Originally published on Puget Sound Business Journal on September 7, 2016
By Patti Payne, Columnist at Puget Sound Business Journal
The 5th Avenue Theatre, one of the nation’s leading musical theater companies, has significant economic impact on the Seattle area. A numbers study done by the theater, in partnership with the University of Washington’s Foster School of Business, indicates that The 5th infuses $27.3 million annually into the local economy.
For every dollar spent on tickets, an additional 73 cents is spent on a variety of goods and services in King County, amounting to $13.3 million in the 2015-16 season.
Breaking that total down, it translates to “$1.6 million in lodging, $7.2 million in food and beverage, $2.6 million in transportation and $1.9 million in shopping downtown,” according to a statement regarding the study.
“Additionally, the theater has a $24 million operating budget, with $5.2 million going to vendors and $8.8 million invested in wages and benefits each year. As the largest arts employer in the Pacific Northwest, The 5th provides more than 800 jobs to professional actors, stage crew, musicians, artisans and administrative staff each season … ”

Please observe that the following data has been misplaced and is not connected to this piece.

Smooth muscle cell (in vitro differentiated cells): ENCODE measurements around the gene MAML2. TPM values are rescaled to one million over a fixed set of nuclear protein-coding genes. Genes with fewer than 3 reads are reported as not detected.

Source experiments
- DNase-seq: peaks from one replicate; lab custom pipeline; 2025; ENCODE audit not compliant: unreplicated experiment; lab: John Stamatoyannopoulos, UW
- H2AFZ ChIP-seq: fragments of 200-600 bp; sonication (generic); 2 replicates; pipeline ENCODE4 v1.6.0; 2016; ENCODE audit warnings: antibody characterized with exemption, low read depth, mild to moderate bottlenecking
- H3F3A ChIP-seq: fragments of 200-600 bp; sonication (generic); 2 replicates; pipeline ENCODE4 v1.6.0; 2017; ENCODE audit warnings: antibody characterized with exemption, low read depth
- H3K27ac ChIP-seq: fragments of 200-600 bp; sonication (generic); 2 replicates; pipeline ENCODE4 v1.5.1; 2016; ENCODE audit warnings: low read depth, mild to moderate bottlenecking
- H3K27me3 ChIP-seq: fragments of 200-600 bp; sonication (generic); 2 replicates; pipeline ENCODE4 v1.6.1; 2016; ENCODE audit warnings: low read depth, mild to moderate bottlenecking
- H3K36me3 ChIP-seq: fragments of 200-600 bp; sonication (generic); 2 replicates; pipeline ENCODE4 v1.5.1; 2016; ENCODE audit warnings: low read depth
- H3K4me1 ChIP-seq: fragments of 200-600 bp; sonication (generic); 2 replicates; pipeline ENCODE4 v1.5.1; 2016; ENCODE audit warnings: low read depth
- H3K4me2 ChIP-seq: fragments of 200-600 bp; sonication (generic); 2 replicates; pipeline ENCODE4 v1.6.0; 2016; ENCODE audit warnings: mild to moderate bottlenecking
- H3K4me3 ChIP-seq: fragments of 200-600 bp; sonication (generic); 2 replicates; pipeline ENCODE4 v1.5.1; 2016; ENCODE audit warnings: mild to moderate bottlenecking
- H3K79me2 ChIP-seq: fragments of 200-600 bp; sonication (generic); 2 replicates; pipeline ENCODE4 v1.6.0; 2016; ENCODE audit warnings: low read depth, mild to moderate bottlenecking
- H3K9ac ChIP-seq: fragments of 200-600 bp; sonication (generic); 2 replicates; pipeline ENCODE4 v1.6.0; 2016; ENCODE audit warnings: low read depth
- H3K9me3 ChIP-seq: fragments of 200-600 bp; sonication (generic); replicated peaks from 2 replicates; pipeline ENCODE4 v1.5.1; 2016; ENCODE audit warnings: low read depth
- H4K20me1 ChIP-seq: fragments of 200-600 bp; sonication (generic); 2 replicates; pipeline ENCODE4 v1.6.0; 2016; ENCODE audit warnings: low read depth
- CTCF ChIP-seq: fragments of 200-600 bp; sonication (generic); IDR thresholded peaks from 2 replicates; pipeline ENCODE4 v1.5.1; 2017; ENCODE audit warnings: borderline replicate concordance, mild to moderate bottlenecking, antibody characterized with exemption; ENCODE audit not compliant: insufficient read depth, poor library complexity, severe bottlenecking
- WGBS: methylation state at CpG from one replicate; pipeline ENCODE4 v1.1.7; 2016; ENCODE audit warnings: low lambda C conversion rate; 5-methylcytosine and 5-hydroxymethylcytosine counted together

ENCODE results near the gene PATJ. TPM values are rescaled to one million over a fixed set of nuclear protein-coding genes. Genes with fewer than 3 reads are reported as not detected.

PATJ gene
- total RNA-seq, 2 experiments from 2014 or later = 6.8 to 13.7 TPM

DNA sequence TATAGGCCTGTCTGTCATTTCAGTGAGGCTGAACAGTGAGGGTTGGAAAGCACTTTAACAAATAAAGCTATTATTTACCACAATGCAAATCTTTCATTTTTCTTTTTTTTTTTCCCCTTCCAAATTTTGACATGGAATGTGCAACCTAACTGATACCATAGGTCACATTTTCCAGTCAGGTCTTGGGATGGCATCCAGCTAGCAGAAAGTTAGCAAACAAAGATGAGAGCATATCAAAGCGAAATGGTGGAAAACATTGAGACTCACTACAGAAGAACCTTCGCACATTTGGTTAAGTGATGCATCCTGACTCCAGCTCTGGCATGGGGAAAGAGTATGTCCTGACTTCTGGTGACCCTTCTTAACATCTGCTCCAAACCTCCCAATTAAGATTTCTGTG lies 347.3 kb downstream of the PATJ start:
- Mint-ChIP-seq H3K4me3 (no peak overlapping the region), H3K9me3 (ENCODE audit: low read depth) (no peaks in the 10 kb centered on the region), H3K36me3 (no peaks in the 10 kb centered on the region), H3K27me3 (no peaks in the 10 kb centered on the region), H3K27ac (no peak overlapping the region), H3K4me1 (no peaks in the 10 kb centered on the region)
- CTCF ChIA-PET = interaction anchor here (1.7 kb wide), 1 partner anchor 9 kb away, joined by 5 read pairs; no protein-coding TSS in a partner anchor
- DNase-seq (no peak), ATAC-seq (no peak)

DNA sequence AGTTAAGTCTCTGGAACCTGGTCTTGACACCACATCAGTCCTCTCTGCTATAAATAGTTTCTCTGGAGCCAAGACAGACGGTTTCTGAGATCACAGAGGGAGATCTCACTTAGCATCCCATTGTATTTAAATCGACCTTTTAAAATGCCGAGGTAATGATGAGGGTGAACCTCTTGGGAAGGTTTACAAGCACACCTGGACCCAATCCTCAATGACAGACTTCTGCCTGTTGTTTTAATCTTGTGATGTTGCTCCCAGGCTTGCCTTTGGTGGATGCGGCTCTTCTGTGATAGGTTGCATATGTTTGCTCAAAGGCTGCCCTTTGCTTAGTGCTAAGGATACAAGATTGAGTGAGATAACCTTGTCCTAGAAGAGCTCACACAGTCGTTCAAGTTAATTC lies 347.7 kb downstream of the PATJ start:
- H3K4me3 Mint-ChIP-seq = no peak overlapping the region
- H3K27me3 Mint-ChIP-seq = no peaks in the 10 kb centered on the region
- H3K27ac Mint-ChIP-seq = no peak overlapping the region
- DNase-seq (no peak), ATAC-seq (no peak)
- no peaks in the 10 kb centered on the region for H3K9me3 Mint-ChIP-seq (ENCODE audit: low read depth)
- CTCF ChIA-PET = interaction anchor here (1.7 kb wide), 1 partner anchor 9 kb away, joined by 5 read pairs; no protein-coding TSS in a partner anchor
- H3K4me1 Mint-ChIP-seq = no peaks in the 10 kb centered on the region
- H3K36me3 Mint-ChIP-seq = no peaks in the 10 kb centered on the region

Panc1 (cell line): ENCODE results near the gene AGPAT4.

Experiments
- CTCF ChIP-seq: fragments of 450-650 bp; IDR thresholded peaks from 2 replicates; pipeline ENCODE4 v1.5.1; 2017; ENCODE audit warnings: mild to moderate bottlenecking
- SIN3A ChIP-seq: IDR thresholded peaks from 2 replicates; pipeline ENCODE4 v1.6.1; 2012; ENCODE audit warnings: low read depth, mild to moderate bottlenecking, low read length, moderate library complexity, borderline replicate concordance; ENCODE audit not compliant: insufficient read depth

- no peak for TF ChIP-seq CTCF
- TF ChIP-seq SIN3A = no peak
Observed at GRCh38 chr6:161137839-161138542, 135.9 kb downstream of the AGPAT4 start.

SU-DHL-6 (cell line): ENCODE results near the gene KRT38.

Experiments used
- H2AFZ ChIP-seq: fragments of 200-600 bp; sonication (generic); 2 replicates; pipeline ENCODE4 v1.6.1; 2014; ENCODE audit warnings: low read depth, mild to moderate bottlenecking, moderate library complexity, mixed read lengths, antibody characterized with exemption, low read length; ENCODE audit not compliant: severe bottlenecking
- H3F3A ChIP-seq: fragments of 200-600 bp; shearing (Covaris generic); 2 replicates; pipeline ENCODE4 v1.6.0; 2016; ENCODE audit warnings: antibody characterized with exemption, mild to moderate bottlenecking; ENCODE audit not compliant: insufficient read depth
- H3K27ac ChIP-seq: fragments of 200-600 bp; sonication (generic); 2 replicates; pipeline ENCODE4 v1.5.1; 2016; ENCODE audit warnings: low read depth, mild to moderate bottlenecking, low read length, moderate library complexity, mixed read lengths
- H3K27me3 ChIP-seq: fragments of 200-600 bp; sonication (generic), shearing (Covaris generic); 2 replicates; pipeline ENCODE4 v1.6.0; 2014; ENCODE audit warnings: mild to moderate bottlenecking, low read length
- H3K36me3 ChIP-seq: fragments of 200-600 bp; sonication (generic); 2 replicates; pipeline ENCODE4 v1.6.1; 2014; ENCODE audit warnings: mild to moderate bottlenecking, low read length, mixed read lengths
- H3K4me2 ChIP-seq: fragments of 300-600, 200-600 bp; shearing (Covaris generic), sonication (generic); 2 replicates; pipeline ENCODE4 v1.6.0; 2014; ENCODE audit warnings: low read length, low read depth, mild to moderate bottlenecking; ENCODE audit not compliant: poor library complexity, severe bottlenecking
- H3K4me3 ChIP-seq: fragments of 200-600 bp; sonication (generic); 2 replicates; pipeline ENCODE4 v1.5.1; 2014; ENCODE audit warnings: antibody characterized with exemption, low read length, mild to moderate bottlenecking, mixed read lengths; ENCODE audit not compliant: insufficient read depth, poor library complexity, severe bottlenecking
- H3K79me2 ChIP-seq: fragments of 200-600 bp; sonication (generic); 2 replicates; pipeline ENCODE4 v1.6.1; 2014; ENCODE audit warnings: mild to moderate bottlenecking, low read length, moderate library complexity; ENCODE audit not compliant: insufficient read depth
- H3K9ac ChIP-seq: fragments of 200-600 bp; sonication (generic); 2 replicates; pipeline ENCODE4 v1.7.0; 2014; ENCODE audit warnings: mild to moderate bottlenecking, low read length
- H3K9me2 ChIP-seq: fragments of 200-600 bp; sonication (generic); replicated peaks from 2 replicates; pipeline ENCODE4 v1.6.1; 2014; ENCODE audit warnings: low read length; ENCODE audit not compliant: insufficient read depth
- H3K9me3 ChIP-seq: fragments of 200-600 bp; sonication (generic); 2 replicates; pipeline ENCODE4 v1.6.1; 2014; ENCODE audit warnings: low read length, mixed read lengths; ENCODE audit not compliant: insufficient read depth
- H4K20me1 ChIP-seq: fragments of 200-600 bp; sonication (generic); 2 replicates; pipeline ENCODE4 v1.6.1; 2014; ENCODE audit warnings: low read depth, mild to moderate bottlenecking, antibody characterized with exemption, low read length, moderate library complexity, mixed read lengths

Another measure of success is this past season’s holiday show, “The Sound of Music,” which grossed more than $4 million in ticket sales, and was attended by more than 82,000 patrons — the most attended holiday show in the history of that theater.
This coming holiday show — “Disney’s Little Mermaid” — has generated a lot of interest and is forecast by the theater to beat record set by the “The Sound of Music.”
Box office records indicate that more than 300,000 people went to one of the 219 performances at the historic theater during the past season, equaling more than $20 million in earned revenue for The 5 th.
Patrons who have long complained about an inferior sound system are happily anticipating the opening of the 2016-2017 season, which starts with the epic “Man of La Mancha,” on October 7, and a brand new state-of-the-art digital sound system.
In addition to improved sound, patrons will also find improved restrooms and new carpeting, all due to $5 million raised in the first phase of a $14 million capital campaign.